By DAN WHEAT
A call for world-class promotions of Washington apples makes sense, some industry leaders say, but there's no big rush to embrace it.
The call was issued about a month ago at the annual meeting of the Washington State Horticultural Association by keynote speaker and retired Washington State University agricultural economist Desmond O'Rourke.
O'Rourke, an industry analyst for 40 years with a background in advertising and marketing, told those attending that without a large, collective promotional push, per capita consumption of fresh apples will continue to decline by about 1 percent a year. He said the state will soon be producing a 120-million-box fresh crop annually and that increased supply without increased demand will cause prices to fall.
The answer, he said, lies in significantly stepped up promotions to increase domestic and foreign demand in particular. China and India are potentially good future markets with large populations and expanding middle classes, he said.
The Washington Apple Commission's generic, domestic promotions ended almost eight years ago. Since then individual companies have done their own promotions. All that does, O'Rourke said, is shift consumer purchasing from retailer to retailer. It doesn't grow overall demand.
Collective, generic promotions are needed again at home and abroad, funded by a 20-cent to 40-cent per box fee on growers instead of the current 3.5-cent fee, he said.
Promotions could be done by the apple commission or another group. There are interesting alternatives to using commodity commissions as the promotional vehicle being studied at Cornell University that include voluntary, not mandatory, assessments, O'Rourke said.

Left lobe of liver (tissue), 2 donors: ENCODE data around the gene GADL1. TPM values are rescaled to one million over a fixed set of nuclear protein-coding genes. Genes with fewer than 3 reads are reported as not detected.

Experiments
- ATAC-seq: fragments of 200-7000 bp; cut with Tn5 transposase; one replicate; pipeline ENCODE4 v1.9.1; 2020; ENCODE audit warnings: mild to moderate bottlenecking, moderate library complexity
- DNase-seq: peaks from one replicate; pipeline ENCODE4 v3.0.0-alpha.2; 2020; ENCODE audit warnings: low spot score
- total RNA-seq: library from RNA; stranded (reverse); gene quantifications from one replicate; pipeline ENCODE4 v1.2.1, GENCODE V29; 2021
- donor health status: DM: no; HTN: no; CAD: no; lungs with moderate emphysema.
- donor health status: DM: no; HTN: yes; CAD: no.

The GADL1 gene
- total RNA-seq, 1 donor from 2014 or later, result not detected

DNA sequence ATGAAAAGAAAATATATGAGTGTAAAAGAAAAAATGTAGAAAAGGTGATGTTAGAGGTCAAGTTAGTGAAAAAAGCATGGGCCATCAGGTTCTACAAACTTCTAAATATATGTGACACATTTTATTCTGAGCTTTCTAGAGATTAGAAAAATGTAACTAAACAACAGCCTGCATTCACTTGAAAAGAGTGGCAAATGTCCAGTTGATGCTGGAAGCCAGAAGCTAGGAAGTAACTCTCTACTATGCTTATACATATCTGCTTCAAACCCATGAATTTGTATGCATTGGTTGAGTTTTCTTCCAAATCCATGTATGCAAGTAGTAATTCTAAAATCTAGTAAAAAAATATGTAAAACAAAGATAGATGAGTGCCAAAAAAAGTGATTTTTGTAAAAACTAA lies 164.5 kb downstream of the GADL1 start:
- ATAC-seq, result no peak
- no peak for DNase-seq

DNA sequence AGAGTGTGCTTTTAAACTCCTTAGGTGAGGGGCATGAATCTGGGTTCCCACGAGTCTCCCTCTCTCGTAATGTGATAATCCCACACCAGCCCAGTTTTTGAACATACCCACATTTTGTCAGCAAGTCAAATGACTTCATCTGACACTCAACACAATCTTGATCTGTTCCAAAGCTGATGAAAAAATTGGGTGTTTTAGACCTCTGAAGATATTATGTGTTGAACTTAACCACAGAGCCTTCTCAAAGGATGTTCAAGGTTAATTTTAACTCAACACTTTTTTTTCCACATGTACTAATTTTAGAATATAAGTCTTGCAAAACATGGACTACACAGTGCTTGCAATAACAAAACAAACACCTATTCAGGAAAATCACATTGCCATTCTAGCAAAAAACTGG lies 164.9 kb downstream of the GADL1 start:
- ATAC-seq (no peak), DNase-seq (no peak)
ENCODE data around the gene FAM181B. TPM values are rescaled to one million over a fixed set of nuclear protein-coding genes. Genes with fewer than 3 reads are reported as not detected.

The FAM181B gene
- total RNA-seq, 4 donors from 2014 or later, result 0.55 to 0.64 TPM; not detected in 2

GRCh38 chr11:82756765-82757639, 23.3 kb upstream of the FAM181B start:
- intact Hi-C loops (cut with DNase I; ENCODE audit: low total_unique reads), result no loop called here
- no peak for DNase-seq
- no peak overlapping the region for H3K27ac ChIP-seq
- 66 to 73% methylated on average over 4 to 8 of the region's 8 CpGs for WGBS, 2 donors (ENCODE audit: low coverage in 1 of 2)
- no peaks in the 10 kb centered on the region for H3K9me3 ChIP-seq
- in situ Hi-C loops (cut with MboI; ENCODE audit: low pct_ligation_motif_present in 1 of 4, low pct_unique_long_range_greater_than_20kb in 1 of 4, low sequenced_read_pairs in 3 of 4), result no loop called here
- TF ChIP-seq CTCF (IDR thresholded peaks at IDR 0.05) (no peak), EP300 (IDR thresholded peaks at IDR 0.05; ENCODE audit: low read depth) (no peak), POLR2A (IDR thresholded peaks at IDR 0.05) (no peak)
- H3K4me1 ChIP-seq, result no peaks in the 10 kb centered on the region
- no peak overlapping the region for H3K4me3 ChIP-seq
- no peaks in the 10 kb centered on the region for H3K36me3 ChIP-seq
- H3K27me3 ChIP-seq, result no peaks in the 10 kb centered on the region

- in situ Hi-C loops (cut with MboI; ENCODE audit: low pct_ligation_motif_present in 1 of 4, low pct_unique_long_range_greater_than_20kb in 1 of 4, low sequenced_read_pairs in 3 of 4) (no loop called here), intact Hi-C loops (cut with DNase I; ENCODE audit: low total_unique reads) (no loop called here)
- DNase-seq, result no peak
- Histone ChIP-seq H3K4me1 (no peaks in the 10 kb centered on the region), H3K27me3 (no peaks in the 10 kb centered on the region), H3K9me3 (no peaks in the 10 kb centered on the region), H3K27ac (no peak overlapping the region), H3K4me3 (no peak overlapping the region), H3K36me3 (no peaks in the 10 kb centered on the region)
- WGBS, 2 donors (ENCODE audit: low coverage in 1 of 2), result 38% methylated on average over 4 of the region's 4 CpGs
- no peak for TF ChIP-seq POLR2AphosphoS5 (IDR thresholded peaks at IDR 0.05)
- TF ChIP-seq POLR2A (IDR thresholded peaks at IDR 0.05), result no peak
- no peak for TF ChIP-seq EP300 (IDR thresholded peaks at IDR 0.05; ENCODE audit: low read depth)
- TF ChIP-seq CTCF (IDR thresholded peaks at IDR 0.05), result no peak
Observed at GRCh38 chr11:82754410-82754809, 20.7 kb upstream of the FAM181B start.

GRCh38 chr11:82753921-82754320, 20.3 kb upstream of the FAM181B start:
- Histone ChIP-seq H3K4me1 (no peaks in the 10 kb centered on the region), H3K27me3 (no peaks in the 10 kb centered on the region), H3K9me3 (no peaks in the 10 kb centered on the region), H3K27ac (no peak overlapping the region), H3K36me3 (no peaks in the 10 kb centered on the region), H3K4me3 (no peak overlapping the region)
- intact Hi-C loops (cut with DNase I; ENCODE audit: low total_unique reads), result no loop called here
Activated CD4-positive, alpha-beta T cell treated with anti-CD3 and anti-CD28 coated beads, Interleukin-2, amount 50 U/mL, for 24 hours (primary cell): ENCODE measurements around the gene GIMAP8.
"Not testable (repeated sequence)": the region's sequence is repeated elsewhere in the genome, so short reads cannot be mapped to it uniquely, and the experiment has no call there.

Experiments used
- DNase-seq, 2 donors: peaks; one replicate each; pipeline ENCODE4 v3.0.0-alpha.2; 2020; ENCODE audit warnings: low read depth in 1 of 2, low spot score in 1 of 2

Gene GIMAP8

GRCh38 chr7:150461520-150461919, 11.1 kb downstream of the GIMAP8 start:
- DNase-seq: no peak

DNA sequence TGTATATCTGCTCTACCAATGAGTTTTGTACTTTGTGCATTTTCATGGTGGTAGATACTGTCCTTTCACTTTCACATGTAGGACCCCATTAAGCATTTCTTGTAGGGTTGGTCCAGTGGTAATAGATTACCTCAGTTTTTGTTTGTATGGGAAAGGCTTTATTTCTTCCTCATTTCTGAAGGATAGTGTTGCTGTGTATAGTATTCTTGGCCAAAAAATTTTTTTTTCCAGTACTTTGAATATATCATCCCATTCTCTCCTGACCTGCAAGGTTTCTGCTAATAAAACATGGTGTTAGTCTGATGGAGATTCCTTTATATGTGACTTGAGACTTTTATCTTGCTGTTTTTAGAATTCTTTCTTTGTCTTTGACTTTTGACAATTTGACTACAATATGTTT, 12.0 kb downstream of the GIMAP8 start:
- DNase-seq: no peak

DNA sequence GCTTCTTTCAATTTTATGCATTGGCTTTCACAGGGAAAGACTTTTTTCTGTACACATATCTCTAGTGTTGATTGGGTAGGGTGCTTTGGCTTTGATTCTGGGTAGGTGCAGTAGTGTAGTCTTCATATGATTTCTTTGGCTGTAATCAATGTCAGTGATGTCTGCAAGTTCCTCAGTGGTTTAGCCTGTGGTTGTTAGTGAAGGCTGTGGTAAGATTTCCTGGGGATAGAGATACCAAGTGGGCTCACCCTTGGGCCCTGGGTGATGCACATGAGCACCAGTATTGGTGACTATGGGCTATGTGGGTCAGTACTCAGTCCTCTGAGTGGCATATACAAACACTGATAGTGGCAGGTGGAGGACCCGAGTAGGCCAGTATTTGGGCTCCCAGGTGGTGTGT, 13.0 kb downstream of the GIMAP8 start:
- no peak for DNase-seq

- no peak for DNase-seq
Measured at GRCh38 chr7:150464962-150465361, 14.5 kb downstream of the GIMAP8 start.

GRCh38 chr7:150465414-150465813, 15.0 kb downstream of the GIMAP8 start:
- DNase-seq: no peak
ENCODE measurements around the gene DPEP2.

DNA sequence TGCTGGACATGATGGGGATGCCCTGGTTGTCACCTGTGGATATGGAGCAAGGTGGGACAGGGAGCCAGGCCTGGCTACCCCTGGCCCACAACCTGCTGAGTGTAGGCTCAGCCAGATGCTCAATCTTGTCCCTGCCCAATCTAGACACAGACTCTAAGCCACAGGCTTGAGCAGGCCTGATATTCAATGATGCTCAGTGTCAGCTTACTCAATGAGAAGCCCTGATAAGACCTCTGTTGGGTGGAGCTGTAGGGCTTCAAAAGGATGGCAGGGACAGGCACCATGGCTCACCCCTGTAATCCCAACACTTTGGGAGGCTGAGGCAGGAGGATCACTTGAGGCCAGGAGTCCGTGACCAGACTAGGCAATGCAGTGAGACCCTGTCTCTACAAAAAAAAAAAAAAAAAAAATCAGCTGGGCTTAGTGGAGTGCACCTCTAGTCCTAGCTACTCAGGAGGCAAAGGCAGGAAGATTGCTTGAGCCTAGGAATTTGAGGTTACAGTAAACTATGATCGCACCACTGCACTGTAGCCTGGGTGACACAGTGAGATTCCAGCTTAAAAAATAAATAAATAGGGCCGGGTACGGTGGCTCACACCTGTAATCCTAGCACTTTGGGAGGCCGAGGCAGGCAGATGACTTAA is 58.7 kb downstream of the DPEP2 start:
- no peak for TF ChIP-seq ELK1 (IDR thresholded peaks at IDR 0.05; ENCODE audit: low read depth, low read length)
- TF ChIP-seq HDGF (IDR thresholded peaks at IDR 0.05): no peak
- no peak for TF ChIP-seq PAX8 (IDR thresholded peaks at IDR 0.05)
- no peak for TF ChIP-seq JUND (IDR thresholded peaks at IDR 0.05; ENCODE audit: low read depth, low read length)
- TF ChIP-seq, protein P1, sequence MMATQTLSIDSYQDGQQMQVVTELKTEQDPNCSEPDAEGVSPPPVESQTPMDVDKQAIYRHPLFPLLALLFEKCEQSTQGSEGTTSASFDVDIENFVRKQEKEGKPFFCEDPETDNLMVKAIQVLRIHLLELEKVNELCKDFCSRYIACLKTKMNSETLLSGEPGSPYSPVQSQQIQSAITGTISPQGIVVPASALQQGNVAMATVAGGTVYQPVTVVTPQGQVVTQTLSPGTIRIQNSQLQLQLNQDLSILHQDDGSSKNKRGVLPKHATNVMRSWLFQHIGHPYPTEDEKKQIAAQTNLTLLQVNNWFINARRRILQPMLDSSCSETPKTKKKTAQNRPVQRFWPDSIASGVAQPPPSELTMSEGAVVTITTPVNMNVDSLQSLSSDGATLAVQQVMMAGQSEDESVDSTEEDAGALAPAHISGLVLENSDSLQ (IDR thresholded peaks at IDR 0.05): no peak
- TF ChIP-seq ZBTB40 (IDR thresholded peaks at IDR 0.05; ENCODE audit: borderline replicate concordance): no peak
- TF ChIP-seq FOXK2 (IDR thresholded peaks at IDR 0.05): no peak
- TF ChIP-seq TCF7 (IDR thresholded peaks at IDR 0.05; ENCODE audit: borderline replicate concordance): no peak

But, he said, the industry is not ready to consider collective promotions again because times are relatively rosy, and there is no crisis.
Attempts to ask a few major companies about the issue appeared to underscore that.
A spokesman for Domex Superfresh Growers in Yakima declined comment. Columbia Marketing International in Wenatchee did not respond.
West Mathison, president of Stemilt Growers Inc. of Wenatchee, had no comment on collective promotions. He said the 2010 apple crop barely makes the top 20 in volume in the nation's history and that it's difficult to increase consumption without consistently hitting record supply.
But Tom Riggan, general manager of Chelan Fresh Marketing, said he agrees with O'Rourke. The current system results in momentary surges in apple sales for a given retailer and then it ends, Riggan said.
There's a golden opportunity to push into India and China. That takes promoting Washington apples as the "Mercedes apple," which it is, Riggan said.
"It's time now to hit those markets hard in a big way," he said. "We can either do it now as an industry and ramp up those markets or wait until it's too late and the damage is done, which we tend to do."
Riggan said he supports increased assessments for such promotions because no one company is large enough to do it on its own.
Bruce Grim, executive director of the Horticultural Association and manager of apple, pear and cherry marketing associations, also said he agrees with O'Rourke.
"No one is pushing the Washington brand and we will lose brand identity," Grim said.
"The sales desks (of individual companies) are doing phenomenal jobs but no one is talking directly to the consumer and food page editors," he said.